Fourth, the article fails an important test of any legal intellectual history: take the proposed conclusions, assume they're true, and ask how the relevant actors would therefore have behaved. Do they act like they should have acted with these views? Two of the big developments of the 1920s and 1930s would be quite astounding if the article's account were sound. One is the enormous controversy over the declaratory judgment, much of which centered on the effect of a court's judgment on non-parties. This is why the assimilation of the declaratory judgment to Article III required such a strong focus on party-specific resolution (e.g., Haworth). The other is the huge number of suits challenging New Deal legislation, many successful, apparently without any national injunctions being granted. (See Multiple Chancellors.) The article's explanation for why there weren't more national injunctions in the first half of the twentieth century is the government's willingness not to enforce a law against anyone during the pendency of a suit challenging the law (pp. 35-36). But that explanation will not work for the New Deal, where the Roosevelt administration strenuously resisted the suits and by official policy continued to apply challenged laws in other districts. (Again, see Multiple Chancellors.) If the article is right, the declaratory judgment should have been uncontroversial and the New Deal challenges should have been a hotbed of "universal injunctions."
The Lost History explores the fascinating past of federal injunctions against the enforcement of state laws. And there are a number of important questions the article pushes us to consider. One is federal and state similarity or difference (perhaps too state and municipal similarity or difference). Another is the normative question of whether the class action with its developments over the last fifty years strikes a better balance than the old representative suits of equity. Yet another is important questions about how the past of the equity tradition should relate to the present, especially in U.S. public law. The article also serves as a valuable reminder to look to federal injunction practice with respect to state courts. As a work of historical scholarship, however, the article's failure to understand the continuity between the representative suit in equity and the class action, its insufficient contextualization of the cases, and its inversion of the significance of Perkins represent a missed opportunity. I say this with regret, because there is a great need for sound historical work on equity in the federal courts.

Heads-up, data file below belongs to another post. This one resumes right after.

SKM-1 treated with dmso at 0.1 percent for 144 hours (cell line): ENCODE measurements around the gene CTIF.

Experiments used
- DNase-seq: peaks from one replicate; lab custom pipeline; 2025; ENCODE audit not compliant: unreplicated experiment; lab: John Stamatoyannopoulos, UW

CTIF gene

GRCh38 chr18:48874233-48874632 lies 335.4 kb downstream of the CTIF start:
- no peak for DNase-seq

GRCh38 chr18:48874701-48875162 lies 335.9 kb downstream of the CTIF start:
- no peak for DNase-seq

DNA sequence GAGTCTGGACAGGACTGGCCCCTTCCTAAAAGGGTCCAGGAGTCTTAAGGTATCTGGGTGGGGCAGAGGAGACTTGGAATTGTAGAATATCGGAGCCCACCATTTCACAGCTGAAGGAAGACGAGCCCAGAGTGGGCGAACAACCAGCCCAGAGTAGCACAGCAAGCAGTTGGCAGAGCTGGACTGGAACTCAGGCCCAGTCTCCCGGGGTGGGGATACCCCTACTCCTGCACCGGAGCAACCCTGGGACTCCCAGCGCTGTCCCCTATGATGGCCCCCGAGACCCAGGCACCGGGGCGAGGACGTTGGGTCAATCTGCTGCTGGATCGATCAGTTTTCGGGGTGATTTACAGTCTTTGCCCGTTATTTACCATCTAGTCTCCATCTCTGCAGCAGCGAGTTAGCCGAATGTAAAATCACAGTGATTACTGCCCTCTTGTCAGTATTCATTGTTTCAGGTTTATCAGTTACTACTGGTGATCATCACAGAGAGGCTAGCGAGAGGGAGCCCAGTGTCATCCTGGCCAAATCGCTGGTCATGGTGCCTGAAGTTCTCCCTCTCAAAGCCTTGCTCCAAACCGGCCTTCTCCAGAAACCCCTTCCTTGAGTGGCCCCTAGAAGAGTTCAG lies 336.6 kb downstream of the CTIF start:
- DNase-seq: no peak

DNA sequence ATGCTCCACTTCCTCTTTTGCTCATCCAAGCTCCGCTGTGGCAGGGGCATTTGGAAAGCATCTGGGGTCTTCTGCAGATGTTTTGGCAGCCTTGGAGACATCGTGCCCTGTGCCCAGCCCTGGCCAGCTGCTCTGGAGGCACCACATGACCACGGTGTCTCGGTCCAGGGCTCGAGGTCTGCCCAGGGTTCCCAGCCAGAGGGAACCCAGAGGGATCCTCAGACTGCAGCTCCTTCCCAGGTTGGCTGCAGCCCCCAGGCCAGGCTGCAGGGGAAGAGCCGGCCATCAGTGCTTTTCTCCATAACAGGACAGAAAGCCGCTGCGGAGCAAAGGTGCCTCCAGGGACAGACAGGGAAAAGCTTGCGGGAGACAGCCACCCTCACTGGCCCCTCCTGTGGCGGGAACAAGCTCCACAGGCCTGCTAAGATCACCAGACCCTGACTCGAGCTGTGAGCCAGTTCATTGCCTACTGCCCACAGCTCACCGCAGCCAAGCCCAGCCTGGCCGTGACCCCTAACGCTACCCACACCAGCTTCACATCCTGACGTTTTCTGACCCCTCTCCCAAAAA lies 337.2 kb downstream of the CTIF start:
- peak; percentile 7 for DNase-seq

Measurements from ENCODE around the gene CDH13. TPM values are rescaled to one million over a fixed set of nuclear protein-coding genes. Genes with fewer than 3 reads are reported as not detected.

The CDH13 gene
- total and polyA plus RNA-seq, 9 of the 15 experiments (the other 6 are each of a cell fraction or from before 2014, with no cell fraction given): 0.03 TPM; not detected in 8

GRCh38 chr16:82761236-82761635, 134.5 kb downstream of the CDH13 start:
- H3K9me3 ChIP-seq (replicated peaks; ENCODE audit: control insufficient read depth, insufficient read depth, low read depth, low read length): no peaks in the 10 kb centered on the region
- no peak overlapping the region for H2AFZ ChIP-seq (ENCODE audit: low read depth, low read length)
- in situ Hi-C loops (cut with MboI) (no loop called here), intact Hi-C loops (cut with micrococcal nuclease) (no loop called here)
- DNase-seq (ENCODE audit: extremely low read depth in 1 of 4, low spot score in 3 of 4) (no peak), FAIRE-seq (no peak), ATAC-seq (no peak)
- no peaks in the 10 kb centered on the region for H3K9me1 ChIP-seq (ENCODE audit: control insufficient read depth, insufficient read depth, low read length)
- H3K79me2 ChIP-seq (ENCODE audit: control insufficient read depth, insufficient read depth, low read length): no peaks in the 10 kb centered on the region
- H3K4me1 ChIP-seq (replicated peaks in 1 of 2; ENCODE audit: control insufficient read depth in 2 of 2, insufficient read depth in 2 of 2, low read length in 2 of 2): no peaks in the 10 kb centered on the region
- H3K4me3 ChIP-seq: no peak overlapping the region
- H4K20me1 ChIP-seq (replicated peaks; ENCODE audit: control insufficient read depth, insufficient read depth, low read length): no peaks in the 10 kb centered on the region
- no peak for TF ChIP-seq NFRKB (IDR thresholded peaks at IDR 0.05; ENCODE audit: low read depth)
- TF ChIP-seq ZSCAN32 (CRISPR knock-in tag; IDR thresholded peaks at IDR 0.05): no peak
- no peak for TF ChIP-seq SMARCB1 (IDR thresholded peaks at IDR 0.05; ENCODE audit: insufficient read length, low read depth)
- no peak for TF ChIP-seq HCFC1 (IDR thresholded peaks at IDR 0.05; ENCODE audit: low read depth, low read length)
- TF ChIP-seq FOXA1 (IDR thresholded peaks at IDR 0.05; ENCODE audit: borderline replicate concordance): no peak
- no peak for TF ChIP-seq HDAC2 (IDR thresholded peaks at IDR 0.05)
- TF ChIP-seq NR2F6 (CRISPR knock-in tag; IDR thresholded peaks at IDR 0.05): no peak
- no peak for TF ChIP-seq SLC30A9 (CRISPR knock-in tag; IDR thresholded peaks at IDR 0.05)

* There is a reasonable argument that the injunction in Perkins was actually not a national injunction, or at least not one that was self-consciously intended by the court to protect non-parties. Its scope was broad, but it can be thought of as entirely for the protection of the plaintiffs themselves. Critically, the plaintiffs' attorneys argued that only an injunction covering the entire industry would protect them: If the injunction were to cover only the plaintiffs themselves, allowing the Secretary of Labor to apply the minimum-wage requirement to all competitors, there would be short run competitive advantage for the plaintiff firms, but they feared that any government contracts they procured would later be challengeable as illegally granted under the competitive-bidding rules. (See pp. 350-351 of the Record in the Supreme Court.) If the argument is accepted, as it seems to have been by the court of appeals, the injunction would be broad but it would actually comply with the proposed standard in Multiple Chancellors: "An equitable remedy is flexible, and its scope is not automatic. . . . But there should be no term or breadth that is for the protection of nonparties rather than for the protection of the plaintiff" (Multiple Chancellors, at 471). The injunction was still too broad—which explains the Court's surprise at its scope—but it was too broad in its attempt to protect the plaintiffs, not too broad in an attempt to protect nonparties. It was in this respect unlike the national injunctions that have dominated executive branch-judicial branch relations for the last five years.
[Cross-posted at the Yale Journal on Regulation's Notice & Comment blog.]